by Staff Writers
Tokyo (AFP) Dec 17, 2011
Japanese newspapers Saturday dismissed Tokyo's declaration of a "cold shutdown" at the Fukushima nuclear plant as meaning only "first aid" had been completed, saying a long recovery still lay ahead.
Prime Minister Yoshihiko Noda on Friday said leaking reactors at the power station on Japan's northeast coast had finally been brought under control, nine months after the atomic crisis began, in what authorities say is a vital step.
But major newspapers blasted the government view.
"'The state of cold shutdown' is easy on the ears but the actual state does not allow optimism," the liberal Asahi Shimbun said.
"It is as if a patient came out of a life-or-death condition but remained hospitalised," it said, warning fears remain that problems at the power station could worsen again.
"Molten fuel is still in reactors and its cooling depends on tentatively-built facilities. There is no change to the situation in which the normal cooling systems do not work."
The conservative Yomiuri Shimbun said Noda's declaration meant "nothing more than the first aid measures are over".
"The real battle starts from here," it said, noting that melted fuel in the reactors and contaminated water used for cooling still had to be disposed of.
The Nikkei business daily also described efforts so far as "first aid treatment".
"The world has no previous experience of dismantling a nuclear power plant with fuel that has melted this much," it said.
"What the world is watching is how Japan will act from here to bring the accident to a final settlement."
The quake-triggered tsunami on March 11 tsunami swamped the reactors' cooling systems, sparking meltdowns, explosions and the release of radioactive material in the world's worst nuclear accident since Chernobyl in 1986.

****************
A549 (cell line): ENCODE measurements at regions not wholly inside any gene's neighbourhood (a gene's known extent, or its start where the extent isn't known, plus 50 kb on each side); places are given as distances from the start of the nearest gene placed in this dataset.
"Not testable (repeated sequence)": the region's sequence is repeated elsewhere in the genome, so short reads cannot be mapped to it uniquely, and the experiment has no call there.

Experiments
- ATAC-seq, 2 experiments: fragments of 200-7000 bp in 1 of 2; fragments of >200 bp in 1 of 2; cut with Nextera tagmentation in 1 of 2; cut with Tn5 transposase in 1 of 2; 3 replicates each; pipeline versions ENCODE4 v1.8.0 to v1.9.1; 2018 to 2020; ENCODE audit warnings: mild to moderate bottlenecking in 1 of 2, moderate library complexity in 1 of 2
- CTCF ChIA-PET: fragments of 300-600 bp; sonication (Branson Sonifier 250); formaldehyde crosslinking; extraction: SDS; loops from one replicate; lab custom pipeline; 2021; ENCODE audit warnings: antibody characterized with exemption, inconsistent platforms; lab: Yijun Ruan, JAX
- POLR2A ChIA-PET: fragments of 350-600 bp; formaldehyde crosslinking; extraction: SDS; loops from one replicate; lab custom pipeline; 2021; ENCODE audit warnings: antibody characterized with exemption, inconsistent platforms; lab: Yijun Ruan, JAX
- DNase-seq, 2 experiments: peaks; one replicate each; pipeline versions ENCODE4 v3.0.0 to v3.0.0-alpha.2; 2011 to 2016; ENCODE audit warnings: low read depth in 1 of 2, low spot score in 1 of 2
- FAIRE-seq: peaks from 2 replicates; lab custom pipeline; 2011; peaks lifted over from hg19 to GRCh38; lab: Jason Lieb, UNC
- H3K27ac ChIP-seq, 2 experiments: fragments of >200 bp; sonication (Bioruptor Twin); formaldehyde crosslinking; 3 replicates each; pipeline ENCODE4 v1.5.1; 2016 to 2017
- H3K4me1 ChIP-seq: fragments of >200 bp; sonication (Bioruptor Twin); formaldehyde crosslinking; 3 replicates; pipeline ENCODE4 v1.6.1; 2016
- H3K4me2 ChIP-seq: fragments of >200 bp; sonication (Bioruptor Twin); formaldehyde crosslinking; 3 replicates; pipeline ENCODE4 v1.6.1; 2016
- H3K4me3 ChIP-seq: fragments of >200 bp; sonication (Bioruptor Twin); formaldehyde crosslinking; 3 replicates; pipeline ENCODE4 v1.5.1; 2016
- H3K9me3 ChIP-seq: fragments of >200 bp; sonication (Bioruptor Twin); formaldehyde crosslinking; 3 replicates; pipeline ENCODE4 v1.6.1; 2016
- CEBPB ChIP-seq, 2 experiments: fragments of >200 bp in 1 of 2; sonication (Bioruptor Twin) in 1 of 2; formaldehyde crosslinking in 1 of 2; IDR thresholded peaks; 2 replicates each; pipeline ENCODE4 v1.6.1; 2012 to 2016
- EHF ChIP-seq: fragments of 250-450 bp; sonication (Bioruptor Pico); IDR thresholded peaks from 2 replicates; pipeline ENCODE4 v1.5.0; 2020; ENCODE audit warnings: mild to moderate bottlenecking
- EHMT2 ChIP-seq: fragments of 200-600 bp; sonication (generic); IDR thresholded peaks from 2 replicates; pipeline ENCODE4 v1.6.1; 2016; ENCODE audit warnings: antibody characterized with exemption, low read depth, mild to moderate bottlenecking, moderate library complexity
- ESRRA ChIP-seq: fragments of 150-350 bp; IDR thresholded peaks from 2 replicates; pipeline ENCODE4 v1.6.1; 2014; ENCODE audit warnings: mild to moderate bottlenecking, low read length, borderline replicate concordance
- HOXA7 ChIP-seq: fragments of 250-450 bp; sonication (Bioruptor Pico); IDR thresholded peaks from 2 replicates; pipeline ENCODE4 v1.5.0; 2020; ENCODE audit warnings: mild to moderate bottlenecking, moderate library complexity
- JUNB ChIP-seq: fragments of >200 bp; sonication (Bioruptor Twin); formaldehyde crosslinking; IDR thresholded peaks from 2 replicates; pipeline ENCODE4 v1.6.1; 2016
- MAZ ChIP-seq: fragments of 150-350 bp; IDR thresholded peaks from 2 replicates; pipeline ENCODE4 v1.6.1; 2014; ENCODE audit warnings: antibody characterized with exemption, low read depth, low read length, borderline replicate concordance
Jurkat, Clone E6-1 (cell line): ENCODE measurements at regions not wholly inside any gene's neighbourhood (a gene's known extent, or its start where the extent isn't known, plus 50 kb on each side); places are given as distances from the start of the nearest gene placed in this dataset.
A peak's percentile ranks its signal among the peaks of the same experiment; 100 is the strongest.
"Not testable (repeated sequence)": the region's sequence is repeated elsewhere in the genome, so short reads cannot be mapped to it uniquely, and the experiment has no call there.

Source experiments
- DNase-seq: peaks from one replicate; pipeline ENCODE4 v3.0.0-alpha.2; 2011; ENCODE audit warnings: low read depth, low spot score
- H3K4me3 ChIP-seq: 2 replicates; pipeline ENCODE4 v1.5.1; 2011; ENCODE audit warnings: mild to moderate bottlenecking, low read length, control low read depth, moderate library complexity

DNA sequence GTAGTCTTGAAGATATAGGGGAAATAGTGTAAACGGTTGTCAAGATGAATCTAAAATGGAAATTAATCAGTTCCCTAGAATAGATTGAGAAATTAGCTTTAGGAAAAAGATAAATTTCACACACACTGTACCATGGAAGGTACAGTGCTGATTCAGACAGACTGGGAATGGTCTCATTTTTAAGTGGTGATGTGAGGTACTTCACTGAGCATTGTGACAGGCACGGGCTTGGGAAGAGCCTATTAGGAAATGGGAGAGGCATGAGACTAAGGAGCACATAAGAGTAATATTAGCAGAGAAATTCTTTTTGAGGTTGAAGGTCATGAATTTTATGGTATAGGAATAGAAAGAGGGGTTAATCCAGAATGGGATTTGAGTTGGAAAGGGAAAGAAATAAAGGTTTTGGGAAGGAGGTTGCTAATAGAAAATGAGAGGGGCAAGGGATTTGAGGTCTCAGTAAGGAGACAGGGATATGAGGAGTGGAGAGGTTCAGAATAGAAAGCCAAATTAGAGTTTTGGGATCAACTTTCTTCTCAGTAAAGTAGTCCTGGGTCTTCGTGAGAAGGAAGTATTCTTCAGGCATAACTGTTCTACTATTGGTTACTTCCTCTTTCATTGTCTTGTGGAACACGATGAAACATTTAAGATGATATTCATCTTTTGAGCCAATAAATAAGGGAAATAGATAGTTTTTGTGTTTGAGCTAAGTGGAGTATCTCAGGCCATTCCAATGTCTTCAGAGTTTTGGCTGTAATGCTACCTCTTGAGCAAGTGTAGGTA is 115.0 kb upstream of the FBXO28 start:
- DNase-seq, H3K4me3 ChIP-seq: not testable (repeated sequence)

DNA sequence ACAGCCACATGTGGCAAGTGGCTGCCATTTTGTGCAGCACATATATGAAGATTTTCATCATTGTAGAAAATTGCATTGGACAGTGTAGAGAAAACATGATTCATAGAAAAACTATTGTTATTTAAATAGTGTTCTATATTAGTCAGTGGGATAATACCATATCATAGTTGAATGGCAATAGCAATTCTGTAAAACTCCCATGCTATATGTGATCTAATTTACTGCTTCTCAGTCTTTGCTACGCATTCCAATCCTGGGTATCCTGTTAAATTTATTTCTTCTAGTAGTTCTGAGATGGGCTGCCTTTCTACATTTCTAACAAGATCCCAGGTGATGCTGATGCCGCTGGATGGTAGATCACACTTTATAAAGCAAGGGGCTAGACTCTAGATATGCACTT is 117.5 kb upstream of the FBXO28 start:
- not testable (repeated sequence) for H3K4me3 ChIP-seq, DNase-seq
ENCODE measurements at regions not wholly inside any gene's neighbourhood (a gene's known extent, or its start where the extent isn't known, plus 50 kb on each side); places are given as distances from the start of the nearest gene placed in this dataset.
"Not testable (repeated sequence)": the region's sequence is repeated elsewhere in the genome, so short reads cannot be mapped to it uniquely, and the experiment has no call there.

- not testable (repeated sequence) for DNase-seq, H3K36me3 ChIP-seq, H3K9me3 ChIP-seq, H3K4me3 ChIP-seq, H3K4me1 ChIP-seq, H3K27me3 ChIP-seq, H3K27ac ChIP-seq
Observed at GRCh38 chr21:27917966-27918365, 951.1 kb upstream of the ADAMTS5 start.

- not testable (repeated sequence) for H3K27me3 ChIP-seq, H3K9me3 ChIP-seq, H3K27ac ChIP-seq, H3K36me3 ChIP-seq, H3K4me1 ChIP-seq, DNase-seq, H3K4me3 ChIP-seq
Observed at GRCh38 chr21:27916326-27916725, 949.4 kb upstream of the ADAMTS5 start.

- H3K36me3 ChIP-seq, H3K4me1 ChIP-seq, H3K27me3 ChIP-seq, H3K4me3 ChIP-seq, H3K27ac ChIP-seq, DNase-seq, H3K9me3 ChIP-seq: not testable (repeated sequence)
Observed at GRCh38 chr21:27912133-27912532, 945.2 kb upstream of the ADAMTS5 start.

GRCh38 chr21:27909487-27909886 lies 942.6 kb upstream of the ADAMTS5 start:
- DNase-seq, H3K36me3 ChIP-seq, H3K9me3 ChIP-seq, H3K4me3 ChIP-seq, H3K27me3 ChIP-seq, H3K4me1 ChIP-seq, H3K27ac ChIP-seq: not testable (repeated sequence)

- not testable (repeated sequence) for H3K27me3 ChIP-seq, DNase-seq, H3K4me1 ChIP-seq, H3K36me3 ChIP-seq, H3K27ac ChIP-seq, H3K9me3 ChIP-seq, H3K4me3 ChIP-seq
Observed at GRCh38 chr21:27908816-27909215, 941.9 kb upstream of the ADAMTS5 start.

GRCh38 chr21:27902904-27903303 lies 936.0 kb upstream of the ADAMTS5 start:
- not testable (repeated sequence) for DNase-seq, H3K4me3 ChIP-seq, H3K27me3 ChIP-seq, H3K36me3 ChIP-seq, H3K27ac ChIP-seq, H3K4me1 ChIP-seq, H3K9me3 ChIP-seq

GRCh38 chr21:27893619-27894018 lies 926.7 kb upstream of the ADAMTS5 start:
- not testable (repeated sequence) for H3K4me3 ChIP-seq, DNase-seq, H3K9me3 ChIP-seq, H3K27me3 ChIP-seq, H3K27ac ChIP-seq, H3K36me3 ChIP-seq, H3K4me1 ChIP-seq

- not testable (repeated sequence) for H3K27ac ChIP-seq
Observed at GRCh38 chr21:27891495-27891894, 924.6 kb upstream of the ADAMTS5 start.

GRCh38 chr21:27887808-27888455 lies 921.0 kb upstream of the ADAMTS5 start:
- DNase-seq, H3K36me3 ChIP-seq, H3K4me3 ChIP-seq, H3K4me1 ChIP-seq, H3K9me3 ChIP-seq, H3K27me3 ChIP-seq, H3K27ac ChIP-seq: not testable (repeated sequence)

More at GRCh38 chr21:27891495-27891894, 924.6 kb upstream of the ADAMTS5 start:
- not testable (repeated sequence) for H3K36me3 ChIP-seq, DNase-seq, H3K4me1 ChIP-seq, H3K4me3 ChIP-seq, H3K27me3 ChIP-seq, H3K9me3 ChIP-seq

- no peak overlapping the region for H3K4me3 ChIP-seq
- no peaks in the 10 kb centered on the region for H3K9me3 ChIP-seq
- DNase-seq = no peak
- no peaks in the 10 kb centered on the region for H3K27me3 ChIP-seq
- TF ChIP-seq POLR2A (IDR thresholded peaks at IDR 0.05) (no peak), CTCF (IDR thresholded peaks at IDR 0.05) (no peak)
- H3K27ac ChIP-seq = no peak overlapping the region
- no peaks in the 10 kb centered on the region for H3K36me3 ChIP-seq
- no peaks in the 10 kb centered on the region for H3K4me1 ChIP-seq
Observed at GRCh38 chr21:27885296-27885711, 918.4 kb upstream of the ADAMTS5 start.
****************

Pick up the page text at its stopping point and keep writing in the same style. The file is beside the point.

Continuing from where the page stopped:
Noda himself admitted the recovery was far from over.
Tens of thousands of people were evacuated from their homes in a large area around the plant as it began leaking cancer-causing isotopes in the days after the disaster.
While the natural catastrophe claimed 20,000 lives, the nuclear emergency has recorded no direct casualties. But it has badly dented the reputation of a technology on which Japan previously depended for a third of its electricity.
Japan says Fukushima reactors now stable
In a live press conference, Prime Minister Yoshihiko Noda told the country the crippled reactors "have reached a state of cold shutdown".
The government is hoping the announcement will bring relief to a disaster-weary public still haunted by the effects of the monster tsunami that tore into Japan in March.
Stabilisation of the reactors, whose molten cores spewed radioactive particles into the air and sea, marks the end of what the government has dubbed "Step Two" of the nuclear clean-up.
The initial success of "Step One" -- the stable cooling of reactors and used fuel pools -- was announced in July, after the quake-triggered tsunami pummelled the plant on March 11 and laid waste to much of the northeast coast.
"Today we have reached a major turning point with regard to the nuclear accident," said the prime minister.
But Noda warned the battle after the world's worst atomic accident for a generation was far from over.
Tens of thousands of people were evacuated from their homes in a large area around the plant as it began leaking cancerous isotopes in the days after March 11.
Swathes of this zone remain badly polluted, with the clean-up proceeding slowly amid warnings that some towns could be uninhabitable for three decades.